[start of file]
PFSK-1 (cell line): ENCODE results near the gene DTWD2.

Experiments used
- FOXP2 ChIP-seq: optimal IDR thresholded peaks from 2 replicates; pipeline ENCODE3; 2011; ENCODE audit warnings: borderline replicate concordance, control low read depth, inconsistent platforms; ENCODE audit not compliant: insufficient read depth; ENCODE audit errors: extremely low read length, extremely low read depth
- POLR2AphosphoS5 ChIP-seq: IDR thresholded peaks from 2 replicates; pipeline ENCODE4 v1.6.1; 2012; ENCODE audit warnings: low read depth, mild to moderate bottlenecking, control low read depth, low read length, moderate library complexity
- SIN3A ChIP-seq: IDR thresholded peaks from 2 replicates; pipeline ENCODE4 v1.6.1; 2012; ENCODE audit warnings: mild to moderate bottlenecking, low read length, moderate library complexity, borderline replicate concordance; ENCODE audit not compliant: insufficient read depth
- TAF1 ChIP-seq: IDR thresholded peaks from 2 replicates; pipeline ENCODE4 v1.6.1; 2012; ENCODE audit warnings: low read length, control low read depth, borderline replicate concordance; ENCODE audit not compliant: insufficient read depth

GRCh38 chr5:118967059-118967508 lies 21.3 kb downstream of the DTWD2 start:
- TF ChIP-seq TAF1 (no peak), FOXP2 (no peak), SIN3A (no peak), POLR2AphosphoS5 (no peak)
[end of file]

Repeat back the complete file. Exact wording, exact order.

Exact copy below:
PFSK-1 (cell line): ENCODE results near the gene DTWD2.

Experiments used
- FOXP2 ChIP-seq: optimal IDR thresholded peaks from 2 replicates; pipeline ENCODE3; 2011; ENCODE audit warnings: borderline replicate concordance, control low read depth, inconsistent platforms; ENCODE audit not compliant: insufficient read depth; ENCODE audit errors: extremely low read length, extremely low read depth
- POLR2AphosphoS5 ChIP-seq: IDR thresholded peaks from 2 replicates; pipeline ENCODE4 v1.6.1; 2012; ENCODE audit warnings: low read depth, mild to moderate bottlenecking, control low read depth, low read length, moderate library complexity
- SIN3A ChIP-seq: IDR thresholded peaks from 2 replicates; pipeline ENCODE4 v1.6.1; 2012; ENCODE audit warnings: mild to moderate bottlenecking, low read length, moderate library complexity, borderline replicate concordance; ENCODE audit not compliant: insufficient read depth
- TAF1 ChIP-seq: IDR thresholded peaks from 2 replicates; pipeline ENCODE4 v1.6.1; 2012; ENCODE audit warnings: low read length, control low read depth, borderline replicate concordance; ENCODE audit not compliant: insufficient read depth

GRCh38 chr5:118967059-118967508 lies 21.3 kb downstream of the DTWD2 start:
- TF ChIP-seq TAF1 (no peak), FOXP2 (no peak), SIN3A (no peak), POLR2AphosphoS5 (no peak)